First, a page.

I’ve found myself starting sentences with “When I was young” quite a lot lately. And that’s how you know things have changed. Here are tech things that don’t make any sense today and if you’re born after 1998, I’ve also included an example of what this tech could be compared to today. So let’s go back in time…
My parents collected Tree of Knowledge, a weekly pull-out magazine encyclopedia. There were different categories and it was organised alphabetically. When Encarta or Britannica came on to the scene, we were getting fancy because it came in CD-ROM form. If you had this for school projects, you were cool.
Then: Clipart Now: Google Images, memes & gifs
My sister once got a collection of different CDs to do digital art for her birthday. It was amazing. Vectors, images and photos. Browsing Word to find an image to go with your project was an art and a skill. And who can forgot the bean people? They plagued office memos, prezos and very badly designed posters.
Then: CDs Now: iTunes
Collecting CDs was a big deal. My first CD was something really, really embarrassing but let’s just say I redeemed myself with Grammy Hits 1996. Finding the perfect CD rack, enjoying the CD cover art and learning the lyrics by reading them were all part of the experience. Discovering hidden tracks was even better.
The best hidden track for me was one by New Found Glory (remember them?). If you fell asleep listening to that CD you’d be woken up with a hidden track starting like this: “Someone’s in your house. Someone’s in your house.”
This was the place to be on a Friday night. There would be about 6 copies of the same movie you wanted to watch but everyone had the same idea so you had to reserve the video for the next weekend.
Be kind rewind was a real thing. There was nothing worse than getting a video and having to wait for it to rewind. Previews let you know what would be coming to video soon and therefore what you had to look forward to.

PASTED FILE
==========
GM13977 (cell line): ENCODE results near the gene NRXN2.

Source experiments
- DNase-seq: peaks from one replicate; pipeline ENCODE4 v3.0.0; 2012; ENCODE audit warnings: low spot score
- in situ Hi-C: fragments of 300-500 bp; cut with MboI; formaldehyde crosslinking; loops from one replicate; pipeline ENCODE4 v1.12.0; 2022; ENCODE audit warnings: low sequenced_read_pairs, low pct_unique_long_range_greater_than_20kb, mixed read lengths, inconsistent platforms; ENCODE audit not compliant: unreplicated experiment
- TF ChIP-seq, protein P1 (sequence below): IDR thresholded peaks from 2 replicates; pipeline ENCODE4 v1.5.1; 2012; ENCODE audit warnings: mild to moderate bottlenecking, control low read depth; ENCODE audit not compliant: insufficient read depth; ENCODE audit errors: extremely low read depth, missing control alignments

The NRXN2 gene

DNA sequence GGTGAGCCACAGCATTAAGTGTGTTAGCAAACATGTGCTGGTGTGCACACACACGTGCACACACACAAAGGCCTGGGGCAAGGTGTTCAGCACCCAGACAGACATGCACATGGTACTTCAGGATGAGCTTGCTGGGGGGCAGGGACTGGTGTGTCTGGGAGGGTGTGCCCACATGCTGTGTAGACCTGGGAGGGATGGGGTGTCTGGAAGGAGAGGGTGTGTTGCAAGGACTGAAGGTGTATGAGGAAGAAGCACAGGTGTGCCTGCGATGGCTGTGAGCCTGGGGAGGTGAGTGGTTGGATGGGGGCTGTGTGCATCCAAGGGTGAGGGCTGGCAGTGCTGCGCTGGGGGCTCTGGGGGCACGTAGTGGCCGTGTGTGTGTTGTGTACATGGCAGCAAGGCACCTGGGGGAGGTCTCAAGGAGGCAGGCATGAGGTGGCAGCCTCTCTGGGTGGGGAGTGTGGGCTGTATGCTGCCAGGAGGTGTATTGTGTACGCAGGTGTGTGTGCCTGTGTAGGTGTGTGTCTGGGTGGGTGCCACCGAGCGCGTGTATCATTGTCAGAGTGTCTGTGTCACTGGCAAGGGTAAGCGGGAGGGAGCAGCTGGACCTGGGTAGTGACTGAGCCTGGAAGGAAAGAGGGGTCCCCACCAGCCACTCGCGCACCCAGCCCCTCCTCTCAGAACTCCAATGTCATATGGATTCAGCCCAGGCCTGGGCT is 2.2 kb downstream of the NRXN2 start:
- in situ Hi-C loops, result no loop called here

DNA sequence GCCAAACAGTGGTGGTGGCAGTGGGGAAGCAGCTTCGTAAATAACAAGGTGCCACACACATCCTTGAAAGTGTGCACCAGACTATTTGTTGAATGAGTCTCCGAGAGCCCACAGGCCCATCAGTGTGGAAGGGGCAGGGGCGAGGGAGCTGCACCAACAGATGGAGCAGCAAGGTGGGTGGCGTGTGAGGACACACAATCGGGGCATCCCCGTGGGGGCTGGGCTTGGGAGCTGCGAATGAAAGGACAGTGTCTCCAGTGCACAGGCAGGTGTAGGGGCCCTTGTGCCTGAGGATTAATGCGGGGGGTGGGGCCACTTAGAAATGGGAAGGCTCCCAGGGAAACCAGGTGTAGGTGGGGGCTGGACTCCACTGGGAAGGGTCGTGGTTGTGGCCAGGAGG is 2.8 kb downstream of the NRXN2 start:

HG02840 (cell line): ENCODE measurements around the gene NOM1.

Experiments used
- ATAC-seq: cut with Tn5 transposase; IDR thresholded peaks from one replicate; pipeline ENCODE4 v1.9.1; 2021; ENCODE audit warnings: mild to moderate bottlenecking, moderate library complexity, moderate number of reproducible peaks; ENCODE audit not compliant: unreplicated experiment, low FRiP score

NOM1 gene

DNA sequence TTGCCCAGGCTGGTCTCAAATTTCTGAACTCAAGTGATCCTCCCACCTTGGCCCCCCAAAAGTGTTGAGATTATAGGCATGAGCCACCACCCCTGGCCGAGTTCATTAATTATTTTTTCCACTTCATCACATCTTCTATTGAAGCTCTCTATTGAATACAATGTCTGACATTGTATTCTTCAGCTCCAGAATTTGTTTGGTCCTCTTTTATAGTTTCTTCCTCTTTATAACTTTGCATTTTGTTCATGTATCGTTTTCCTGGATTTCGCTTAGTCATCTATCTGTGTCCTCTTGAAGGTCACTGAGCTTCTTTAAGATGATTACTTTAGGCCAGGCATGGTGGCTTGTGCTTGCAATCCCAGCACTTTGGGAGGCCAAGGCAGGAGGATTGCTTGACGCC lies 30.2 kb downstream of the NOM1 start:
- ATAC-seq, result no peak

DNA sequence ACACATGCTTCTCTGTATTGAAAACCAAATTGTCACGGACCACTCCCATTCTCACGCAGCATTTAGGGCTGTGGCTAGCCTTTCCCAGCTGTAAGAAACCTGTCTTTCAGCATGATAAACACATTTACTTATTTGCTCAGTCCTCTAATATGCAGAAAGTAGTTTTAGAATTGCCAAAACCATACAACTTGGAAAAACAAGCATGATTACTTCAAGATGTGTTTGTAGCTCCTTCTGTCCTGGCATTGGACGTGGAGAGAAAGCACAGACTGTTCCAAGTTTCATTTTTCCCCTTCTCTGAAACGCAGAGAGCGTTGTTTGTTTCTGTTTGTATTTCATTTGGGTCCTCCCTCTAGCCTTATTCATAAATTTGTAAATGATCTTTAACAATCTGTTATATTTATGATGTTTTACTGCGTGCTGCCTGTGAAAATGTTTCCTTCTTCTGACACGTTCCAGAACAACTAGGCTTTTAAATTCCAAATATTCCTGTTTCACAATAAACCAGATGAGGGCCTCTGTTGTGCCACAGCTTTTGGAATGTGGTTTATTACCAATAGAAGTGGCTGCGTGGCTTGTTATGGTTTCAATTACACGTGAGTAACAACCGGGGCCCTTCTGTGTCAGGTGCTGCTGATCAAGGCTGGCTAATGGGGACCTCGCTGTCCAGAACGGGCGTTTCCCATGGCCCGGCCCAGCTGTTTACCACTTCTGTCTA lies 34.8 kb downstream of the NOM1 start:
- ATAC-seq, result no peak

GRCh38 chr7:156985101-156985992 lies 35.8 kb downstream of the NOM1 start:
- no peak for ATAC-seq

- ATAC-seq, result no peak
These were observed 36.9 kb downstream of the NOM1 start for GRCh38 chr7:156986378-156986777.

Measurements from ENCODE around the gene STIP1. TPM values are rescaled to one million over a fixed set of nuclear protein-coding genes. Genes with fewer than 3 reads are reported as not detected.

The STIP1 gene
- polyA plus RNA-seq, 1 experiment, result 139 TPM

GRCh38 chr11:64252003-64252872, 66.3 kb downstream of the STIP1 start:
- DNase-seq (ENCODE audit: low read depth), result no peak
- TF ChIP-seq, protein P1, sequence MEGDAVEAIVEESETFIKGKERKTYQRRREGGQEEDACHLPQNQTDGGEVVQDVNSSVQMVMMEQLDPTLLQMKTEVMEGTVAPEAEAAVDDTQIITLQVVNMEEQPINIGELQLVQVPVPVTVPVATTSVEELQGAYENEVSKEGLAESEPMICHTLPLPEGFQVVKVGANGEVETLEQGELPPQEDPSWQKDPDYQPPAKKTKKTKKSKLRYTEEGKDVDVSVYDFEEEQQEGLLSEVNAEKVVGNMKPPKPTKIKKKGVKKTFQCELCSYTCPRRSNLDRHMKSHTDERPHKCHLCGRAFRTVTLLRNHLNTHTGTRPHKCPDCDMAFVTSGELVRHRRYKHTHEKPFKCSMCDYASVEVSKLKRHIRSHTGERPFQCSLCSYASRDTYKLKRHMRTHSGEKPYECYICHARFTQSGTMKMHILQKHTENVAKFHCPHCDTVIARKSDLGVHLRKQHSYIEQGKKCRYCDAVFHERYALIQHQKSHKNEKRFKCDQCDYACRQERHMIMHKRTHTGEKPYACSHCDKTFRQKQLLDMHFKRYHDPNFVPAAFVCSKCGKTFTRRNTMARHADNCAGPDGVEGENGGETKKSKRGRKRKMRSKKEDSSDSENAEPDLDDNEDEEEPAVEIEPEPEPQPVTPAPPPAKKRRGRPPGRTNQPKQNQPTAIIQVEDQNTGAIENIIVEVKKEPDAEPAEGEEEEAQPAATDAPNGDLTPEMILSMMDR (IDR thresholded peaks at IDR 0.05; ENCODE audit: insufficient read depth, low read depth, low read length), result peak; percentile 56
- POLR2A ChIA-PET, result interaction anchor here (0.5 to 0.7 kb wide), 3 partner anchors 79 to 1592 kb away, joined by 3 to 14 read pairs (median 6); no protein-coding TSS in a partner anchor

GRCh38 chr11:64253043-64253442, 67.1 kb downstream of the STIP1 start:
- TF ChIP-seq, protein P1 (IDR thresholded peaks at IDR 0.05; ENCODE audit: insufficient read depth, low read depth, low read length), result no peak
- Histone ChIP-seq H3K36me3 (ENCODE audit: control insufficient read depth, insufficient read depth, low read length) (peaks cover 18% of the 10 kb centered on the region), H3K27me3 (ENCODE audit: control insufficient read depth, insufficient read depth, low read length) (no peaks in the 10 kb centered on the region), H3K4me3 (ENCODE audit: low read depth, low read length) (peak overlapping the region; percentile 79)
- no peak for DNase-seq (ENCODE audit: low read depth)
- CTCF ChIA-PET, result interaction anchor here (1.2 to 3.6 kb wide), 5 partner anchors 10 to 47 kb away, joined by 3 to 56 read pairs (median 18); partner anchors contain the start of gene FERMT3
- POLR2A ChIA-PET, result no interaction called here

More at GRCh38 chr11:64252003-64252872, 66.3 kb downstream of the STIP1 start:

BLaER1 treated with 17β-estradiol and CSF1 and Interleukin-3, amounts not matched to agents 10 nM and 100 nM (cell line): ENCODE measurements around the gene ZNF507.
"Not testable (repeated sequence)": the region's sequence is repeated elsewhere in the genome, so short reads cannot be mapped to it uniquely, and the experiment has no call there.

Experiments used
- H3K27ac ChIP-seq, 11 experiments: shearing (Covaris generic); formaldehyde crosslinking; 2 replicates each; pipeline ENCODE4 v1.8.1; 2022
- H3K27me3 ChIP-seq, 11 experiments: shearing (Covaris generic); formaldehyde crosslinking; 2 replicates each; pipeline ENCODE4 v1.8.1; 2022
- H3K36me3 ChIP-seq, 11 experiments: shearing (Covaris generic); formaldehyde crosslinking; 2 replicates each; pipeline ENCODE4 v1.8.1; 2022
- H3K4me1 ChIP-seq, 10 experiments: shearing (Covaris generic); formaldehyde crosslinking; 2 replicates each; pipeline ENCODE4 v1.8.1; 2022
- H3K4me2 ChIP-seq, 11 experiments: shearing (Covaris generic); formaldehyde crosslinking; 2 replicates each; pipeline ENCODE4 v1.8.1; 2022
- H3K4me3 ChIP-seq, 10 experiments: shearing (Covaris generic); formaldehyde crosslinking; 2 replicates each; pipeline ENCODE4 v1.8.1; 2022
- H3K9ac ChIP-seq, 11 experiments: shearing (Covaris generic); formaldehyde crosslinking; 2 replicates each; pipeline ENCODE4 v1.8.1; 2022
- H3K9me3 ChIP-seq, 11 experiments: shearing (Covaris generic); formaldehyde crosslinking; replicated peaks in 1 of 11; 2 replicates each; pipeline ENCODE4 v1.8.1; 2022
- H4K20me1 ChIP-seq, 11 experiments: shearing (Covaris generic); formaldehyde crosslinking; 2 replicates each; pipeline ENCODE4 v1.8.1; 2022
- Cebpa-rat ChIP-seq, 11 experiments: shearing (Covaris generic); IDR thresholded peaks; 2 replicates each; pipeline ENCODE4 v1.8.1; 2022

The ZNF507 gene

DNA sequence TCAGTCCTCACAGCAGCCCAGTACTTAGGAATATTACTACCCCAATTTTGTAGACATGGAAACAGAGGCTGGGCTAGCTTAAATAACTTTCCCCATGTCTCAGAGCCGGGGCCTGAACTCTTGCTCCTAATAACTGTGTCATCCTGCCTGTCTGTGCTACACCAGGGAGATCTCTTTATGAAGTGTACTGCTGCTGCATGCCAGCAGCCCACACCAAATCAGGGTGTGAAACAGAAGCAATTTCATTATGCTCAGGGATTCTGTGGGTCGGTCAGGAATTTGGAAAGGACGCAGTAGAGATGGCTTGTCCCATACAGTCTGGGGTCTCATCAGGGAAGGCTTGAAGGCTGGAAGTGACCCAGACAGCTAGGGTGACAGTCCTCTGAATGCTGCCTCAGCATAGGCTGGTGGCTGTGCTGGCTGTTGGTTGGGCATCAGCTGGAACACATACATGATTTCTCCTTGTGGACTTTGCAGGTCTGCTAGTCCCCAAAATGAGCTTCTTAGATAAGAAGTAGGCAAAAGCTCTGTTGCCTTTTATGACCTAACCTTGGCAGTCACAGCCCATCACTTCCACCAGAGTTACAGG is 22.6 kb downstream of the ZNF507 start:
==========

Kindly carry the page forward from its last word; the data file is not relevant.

If you were lucky your parents would have bought a contract, but usually this expense came out of your pocket money.
Then: Mix tapes Now: Playlists & streaming
While the art of the mix tape has been romanticised, a mix tape for me meant listening to the radio waiting for your new favourite song to come on, and hitting record. It wasn’t that I didn’t want to pay for the CD, it was just that it wasn’t available on CD yet. This way you could rewind your tape to listen to it whenever you wanted. I did this with Goo Goo Dolls Slide.
Having to know how to read a map, work out distance and whether to go left or right was a skill all those that rode shotgun needed to know. It was also the reason that family road trips almost always involved an argument.
I think Google Maps has probably saved many relationships while travelling. Kids these days will never know.
In the days of landlines, you had to phone your friend’s house and one of their parents would probably answer the phone. You then had to introduce yourself, be polite and make small talk. Once this was done, you could speak to your friend. Chances are the phone was in the family room, so you had to speak in code. You also knew all of your friend’s home phone numbers off by heart.
Then: Dial up internet Now: Internet everywhere
You had a dial up modem that made this very specific sound. You usually had a family computer and only used the web after 7pm because internet was very expensive. Weekends were amazing because you could be on the internet from 7pm Friday to 7am on a Monday for R7 (thanks Telkom).
If someone picked up the phone while you were trying to download something, that was horrific.
This is what we used in place of a USB to save documents. It also came with a security system – the write protector. A tiny button you could move to feel like a bad ass.
What tech things do you remember using that are obsolete today?
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